Since the first laser was invented in 1960, they've always given off heat — either as a useful tool, a byproduct or a fictional way to vanquish intergalactic enemies.
But those concentrated beams of light have never been able to cool liquids. University of Washington researchers are the first to solve a decades-old puzzle — figuring out how to make a laser refrigerate water and other liquids under real-world conditions.
In a study to be published the week of Nov. 16 in the Proceedings of the National Academy of Sciences, the team used an infrared laser to cool water by about 36 degrees Fahrenheit — a major breakthrough in the field.
"Typically, when you go to the movies and see Star Wars laser blasters, they heat things up. This is the first example of a laser beam that will refrigerate liquids like water under everyday conditions," said senior author Peter Pauzauskie, UW assistant professor of materials science and engineering. "It was really an open question as to whether this could be done because normally water warms when illuminated."
The discovery could help industrial users "point cool" tiny areas with a focused point of light. Microprocessors, for instance, might someday use a laser beam to cool specific components in computer chips to prevent overheating and enable more efficient information processing.
Scientists could also use a laser beam to precisely cool a portion of a cell as it divides or repairs itself, essentially slowing these rapid processes down and giving researchers the opportunity to see how they work. Or they could cool a single neuron in a network — essentially silencing without damaging it — to see how its neighbors bypass it and rewire themselves.
"There's a lot of interest in how cells divide and how molecules and enzymes function, and it's never been possible before to refrigerate them to study their properties," said Pauzauskie, who is also a scientist at the U.S. Department of Energy's Pacific Northwest National Laboratory in Richland, Washington. "Using laser cooling, it may be possible to prepare slow-motion movies of life in action. And the advantage is that you don't have to cool the entire cell, which could kill it or change its behavior."
The UW team chose infrared light for its cooling laser with biological applications in mind, as visible light could give cells a damaging "sunburn." They demonstrated that the laser could refrigerate saline solution and cell culture media that are commonly used in genetic and molecular research.
To achieve the breakthrough, the UW team used a material commonly found in commercial lasers but essentially ran the laser phenomenon in reverse. They illuminated a single microscopic crystal suspended in water with infrared laser light to excite a unique kind of glow that has slightly more energy than that amount of light absorbed.
This higher-energy glow carries heat away from both the crystal and the water surrounding it. The laser refrigeration process was first demonstrated in vacuum conditions at Los Alamos National Laboratory in 1995, but it has taken nearly 20 years to demonstrate this process in liquids.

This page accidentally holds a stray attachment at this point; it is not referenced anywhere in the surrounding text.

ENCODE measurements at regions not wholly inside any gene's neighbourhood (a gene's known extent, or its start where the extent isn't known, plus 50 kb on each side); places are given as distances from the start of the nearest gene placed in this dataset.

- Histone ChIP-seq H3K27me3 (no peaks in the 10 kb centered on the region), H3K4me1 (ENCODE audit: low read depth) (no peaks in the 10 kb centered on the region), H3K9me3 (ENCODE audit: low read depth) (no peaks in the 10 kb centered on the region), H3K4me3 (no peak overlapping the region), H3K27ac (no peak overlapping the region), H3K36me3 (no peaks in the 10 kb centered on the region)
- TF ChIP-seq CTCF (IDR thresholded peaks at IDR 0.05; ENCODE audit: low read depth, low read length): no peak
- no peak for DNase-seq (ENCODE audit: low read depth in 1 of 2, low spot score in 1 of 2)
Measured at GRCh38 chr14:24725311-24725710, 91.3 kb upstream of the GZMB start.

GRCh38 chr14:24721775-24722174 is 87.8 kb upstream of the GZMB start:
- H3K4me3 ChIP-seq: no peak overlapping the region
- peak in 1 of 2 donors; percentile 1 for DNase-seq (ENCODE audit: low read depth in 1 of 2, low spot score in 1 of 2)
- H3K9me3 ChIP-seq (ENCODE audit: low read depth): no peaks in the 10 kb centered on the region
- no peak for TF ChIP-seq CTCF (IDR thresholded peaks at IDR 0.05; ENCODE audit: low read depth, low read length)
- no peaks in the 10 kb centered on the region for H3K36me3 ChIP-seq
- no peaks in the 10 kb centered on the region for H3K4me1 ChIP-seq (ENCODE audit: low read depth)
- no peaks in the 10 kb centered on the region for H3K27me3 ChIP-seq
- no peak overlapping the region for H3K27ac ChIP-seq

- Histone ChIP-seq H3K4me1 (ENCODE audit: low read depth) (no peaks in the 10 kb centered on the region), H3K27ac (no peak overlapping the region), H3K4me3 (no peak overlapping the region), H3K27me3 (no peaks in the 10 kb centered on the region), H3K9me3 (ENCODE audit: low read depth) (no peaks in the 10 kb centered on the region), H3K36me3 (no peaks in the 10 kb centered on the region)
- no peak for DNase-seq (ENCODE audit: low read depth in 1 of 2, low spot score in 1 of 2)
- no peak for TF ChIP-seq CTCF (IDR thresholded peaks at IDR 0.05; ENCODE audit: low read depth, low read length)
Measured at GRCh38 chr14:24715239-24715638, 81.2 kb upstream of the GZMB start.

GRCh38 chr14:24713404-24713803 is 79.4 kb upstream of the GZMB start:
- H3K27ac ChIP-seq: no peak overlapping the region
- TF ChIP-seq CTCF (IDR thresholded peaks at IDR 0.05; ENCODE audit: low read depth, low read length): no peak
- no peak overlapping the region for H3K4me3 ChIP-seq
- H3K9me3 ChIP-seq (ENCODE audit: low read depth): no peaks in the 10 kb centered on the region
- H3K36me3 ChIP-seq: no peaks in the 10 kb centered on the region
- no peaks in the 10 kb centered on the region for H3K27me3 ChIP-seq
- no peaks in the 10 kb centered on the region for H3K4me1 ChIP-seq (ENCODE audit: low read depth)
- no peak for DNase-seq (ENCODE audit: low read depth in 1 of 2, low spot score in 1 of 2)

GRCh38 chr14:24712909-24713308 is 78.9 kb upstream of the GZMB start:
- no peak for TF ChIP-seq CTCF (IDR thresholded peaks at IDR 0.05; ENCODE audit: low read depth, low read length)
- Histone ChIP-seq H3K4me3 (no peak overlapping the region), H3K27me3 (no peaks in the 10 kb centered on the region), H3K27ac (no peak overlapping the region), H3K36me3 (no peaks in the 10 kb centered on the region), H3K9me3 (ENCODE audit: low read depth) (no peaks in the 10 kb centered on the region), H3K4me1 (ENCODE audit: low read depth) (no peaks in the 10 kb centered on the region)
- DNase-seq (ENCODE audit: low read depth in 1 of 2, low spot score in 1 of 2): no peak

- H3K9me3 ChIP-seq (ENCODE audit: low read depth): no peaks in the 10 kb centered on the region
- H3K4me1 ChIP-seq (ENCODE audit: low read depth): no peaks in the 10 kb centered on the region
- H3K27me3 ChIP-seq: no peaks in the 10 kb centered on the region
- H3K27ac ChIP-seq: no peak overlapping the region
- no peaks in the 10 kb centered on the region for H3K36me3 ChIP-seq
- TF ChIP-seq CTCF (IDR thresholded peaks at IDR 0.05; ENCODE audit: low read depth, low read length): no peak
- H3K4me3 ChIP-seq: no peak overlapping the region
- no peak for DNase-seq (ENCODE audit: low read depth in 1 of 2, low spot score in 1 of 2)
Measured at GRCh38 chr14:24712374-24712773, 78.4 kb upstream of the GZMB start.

Typically, growing laser crystals is an expensive process that requires lots of time and can cost thousands of dollars to produce just a single gram of material. The UW team also demonstrated that a low-cost hydrothermal process can be used to manufacture a well-known laser crystal for laser refrigeration applications in a faster, inexpensive and scalable way.
The UW team also designed an instrument that uses a laser trap — akin to a microscopic tractor beam — to "hold" a single nanocrystal surrounded by liquid in a chamber and illuminate it with the laser. To determine whether the liquid is cooling, the instrument also projects the particle's "shadow" in a way that allows the researchers to observe minute changes in its motion.
As the surrounding liquid cools, the trapped particle slows down, allowing the team to clearly observe the refrigerating effect. They also designed the crystal to change from a blueish-green to a reddish-green color as it cools, like a built-in color thermometer.
"The real challenge of the project was building an instrument and devising a method capable of determining the temperature of these nanocrystals using signatures of the same light that was used to trap them," said lead author Paden Roder, who recently received his doctorate from the UW in materials science and engineering and now works at Intel Corp.
So far, the UW team has only demonstrated the cooling effect with a single nanocrystal, as exciting multiple crystals would require more laser power. The laser refrigeration process is currently quite energy intensive, Pauzauskie said, and future steps include looking for ways to improve its efficiency.
One day the cooling technology itself might be used to enable higher-power lasers for manufacturing, telecommunications or defense applications, as higher-powered lasers tend to overheat and melt down.
"Few people have thought about how they could use this technology to solve problems because using lasers to refrigerate liquids hasn't been possible before," he said. "We are interested in the ideas other scientists or businesses might have for how this might impact their basic research or bottom line."
The research was funded by the Air Force Office of Scientific Research and the UW, and benefitted from additional support from the National Science Foundation, Lawrence Livermore National Laboratory and Pacific Northwest National Laboratory.
Co-authors include UW doctoral students Bennett E. Smith in chemistry, Xuezhe Zhou in materials science and engineering and Matthew Crane in chemical engineering.
For more information, contact Pauzauskie at [email protected] or 206-543-2303.